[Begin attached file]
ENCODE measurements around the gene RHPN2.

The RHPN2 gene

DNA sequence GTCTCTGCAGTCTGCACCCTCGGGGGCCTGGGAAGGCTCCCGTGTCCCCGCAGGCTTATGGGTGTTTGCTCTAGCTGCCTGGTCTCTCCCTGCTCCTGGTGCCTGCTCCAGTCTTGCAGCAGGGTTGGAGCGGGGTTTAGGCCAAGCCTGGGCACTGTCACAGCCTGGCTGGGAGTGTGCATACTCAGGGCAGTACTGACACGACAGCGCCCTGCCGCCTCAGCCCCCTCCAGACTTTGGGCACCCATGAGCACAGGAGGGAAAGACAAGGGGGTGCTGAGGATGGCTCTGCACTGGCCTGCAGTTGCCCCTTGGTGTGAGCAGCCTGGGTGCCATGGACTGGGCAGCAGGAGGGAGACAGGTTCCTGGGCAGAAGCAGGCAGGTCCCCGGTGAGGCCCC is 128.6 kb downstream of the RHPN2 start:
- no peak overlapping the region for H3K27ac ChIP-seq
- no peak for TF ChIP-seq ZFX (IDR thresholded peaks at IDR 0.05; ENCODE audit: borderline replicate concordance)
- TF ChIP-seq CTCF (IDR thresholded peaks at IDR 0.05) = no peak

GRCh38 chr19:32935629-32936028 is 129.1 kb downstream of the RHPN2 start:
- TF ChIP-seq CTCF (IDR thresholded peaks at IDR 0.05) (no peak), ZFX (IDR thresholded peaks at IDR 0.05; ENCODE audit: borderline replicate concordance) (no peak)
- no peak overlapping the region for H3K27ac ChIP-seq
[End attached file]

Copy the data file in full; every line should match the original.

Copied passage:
ENCODE measurements around the gene RHPN2.

The RHPN2 gene

DNA sequence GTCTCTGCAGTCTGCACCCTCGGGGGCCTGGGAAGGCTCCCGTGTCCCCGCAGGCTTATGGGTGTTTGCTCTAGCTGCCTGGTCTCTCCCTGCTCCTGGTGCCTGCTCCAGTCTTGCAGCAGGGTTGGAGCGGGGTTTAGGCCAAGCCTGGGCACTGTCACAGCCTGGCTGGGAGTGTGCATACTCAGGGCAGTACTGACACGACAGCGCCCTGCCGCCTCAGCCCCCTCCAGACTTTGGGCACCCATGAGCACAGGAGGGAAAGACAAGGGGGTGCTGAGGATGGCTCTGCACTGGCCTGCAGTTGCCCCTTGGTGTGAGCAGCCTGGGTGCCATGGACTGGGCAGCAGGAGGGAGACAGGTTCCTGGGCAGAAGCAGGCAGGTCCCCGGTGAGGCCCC is 128.6 kb downstream of the RHPN2 start:
- no peak overlapping the region for H3K27ac ChIP-seq
- no peak for TF ChIP-seq ZFX (IDR thresholded peaks at IDR 0.05; ENCODE audit: borderline replicate concordance)
- TF ChIP-seq CTCF (IDR thresholded peaks at IDR 0.05) = no peak

GRCh38 chr19:32935629-32936028 is 129.1 kb downstream of the RHPN2 start:
- TF ChIP-seq CTCF (IDR thresholded peaks at IDR 0.05) (no peak), ZFX (IDR thresholded peaks at IDR 0.05; ENCODE audit: borderline replicate concordance) (no peak)
- no peak overlapping the region for H3K27ac ChIP-seq